rss
Ann Rheum Dis 67:1017-1022 doi:10.1136/ard.2007.082560
  • Extended report

Recommendations for the content and conduct of European League Against Rheumatism (EULAR) musculoskeletal ultrasound courses

Open Access
  1. E Naredo1,
  2. J W J Bijlsma2,
  3. P G Conaghan3,
  4. C Acebes4,
  5. P Balint5,
  6. H Berner-Hammer6,
  7. G A W Bruyn7,
  8. P Collado8,
  9. M A D’Agostino9,
  10. J J de Agustin10,
  11. E de Miguel11,
  12. E Filippucci12,
  13. W Grassi12,
  14. A Iagnocco13,
  15. D Kane14,
  16. J M Koski15,16,
  17. B Manger,
  18. L Mayordomo17,
  19. I Möller18,
  20. C Moragues19,
  21. E Rejón17,
  22. M Szkudlarek20,
  23. L Terslev21,
  24. J Uson22,
  25. R J Wakefield3,
  26. W A Schmidt23
  1. 1
    Rheumatology Department, Hospital Severo Ochoa, Madrid, Spain
  2. 2
    Rheumatology & Clinical Immunology Department, University Medical Center, Utrecht, The Netherlands
  3. 3
    Academic Section of Musculoskeletal Disease, University of Leeds, Leeds, UK
  4. 4
    Rheumatology Department, Fundación Jiménez Díaz, Madrid, Spain
  5. 5
    Third General and Paediatric Rheumatology Department, National Institute of Rheumatology and Physiotherapy, Budapest, Hungary
  6. 6
    Rheumatology Department, Diakonhjemmet Hospital, Oslo, Norway
  7. 7
    Rheumatology Department, Medisch Centrum, Leeuwarden, The Netherlands
  8. 8
    Rheumatology Department, Hospital Severo Ochoa, Madrid, Spain
  9. 9
    Rheumatology Department, Ambroise Paré Hospital, UVSQ University, Boulogne Billancourt, France
  10. 10
    Rheumatology Department, Hospital Vall d’Hebron, Barcelona, Spain
  11. 11
    Rheumatology Department, Hospital La Paz, Madrid, Spain
  12. 12
    Rheumatology Department, Universitá Politecnica delle Marche, Ancona, Italy
  13. 13
    Rheumatology Department, Sapienza University, Rome, Italy
  14. 14
    Rheumatology Department, Adelaide and Meath Hospital, Tallaght, Dublin, Ireland
  15. 15
    Rheumatology Department, Mikkeli Central Hospital, Mikkeli, Finland
  16. 16
    Third Medical Department, University of Erlangen-Nürnberg, Germany
  17. 17
    Rheumatology Department, Hospital de Valme, Sevilla, Spain
  18. 18
    Rheumatology Department, Instituto Poal, Barcelona, Spain
  19. 19
    Rheumatology Department, Hospital de Bellvitge, Barcelona, Spain
  20. 20
    Rheumatology Department, University of Copenhagen, Hvidovre Hospital, Copenhagen, Denmark
  21. 21
    Rheumatology Department, The Parker Institute, Frederiksberg Hospital, Frederiksberg, Denmark
  22. 22
    Rheumatology Department, Hospital de Mostoles, Madrid, Spain
  23. 23
    Medical Centre for Rheumatology Berlin-Buch, Berlin, Germany
  1. E Naredo, Calle Arturo Soria 259, 4° A, 28033 Madrid, Spain; esnaredo{at}eresmas.com
  • Accepted 28 September 2007
  • Published Online First 5 October 2007

Abstract

Objective: To develop education guidelines for the conduct of future European League Against Rheumatism (EULAR) musculoskeletal ultrasound (MSUS) courses.

Methods: We undertook a consensus-based, iterative process using two consecutive questionnaires sent to 29 senior ultrasonographer rheumatologists who comprised the faculty of the 14th EULAR ultrasound course (June 2007). The first questionnaire encompassed the following issues: type of MSUS educational model; course timing; course curriculum; course duration; number of participants per teacher in practical sessions; time spent on hands-on sessions; and the requirements and/or restrictions for attendance at the courses. The second questionnaire consisted of questions related to areas where consensus had not been achieved in the first questionnaire, and to the topics and pathologies to be assigned to different educational levels.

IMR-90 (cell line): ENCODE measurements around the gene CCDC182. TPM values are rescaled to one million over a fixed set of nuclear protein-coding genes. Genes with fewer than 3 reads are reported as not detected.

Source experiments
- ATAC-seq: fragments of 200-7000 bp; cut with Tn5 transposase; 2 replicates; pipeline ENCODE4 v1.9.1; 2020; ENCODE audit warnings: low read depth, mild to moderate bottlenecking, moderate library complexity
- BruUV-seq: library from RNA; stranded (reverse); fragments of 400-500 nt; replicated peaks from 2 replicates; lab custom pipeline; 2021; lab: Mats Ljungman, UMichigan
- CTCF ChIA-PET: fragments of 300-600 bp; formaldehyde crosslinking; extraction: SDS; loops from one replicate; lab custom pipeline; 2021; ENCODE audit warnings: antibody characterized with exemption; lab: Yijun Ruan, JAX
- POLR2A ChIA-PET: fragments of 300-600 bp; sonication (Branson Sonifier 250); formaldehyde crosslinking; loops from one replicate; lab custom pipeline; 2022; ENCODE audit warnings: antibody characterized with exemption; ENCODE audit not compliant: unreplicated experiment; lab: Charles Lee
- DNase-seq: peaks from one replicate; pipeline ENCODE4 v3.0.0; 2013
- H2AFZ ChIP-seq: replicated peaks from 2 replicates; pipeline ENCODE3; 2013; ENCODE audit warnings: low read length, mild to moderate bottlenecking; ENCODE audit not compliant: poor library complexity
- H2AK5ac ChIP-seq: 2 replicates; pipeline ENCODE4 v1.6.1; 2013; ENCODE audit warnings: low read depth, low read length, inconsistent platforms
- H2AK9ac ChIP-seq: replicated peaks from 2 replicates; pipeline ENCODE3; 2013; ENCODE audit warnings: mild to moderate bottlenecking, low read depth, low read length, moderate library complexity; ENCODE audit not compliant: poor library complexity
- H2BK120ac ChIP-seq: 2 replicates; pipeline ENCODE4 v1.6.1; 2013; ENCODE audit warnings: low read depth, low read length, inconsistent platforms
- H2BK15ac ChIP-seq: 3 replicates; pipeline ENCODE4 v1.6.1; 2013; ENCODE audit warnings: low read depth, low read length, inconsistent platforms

Results: The response rate was 82.7% from the first questionnaire and 87.5% from the second questionnaire. The respondents were from 11 European countries. The group consensus on guidelines and curriculum was for a three-level education model (basic, intermediate and advanced) with timing and location related to the annual EULAR Congresses. The topics and pathologies to be included in each course were agreed. The course duration will be 20 h. There will be a maximum of six participants per teacher and 50–60% of total time will be spent on practical sessions. There was also agreement on prerequisite experience before attending the intermediate and advanced courses.

Conclusion: We have developed European agreed guidelines for the content and conduct of EULAR ultrasound courses, which may also be recommended to national and local MSUS training programmes.

Within the last decade, an increasing number of rheumatologists worldwide have incorporated musculoskeletal ultrasound (MSUS) as a valuable imaging and research tool in their clinical practice.

The European League Against Rheumatism (EULAR) has supported 14 courses on MSUS since 1998. There have been introductory and advanced MSUS courses in different European countries under the auspices of the EULAR Standing Committee on Education and Training. European rheumatologists highly experienced in MSUS have comprised the faculty of these courses. Many of them chair and organise MSUS training for rheumatologists in their own countries.

In 2001, the first guidelines for performing MSUS in rheumatology were published by the EULAR Working Group for Musculoskeletal Ultrasound.1 These guidelines provided useful information on the technical basis for MSUS, equipment specifications, scanning methods and image acquisition along with the main pathological findings in each anatomical area.

Within the last 3 years, a number of relevant papers on MSUS education, curriculum and competency for rheumatologists have been published.27 Brown et al produced an international interdisciplinary consensus on the specific indications, anatomic areas and knowledge and skills required by rheumatologists performing MSUS.4 Nevertheless, there is a wide variety of approaches to training in MSUS.8 Furthermore, there is a need for a standardised educational programme of efficient teaching and learning of MSUS for rheumatologists.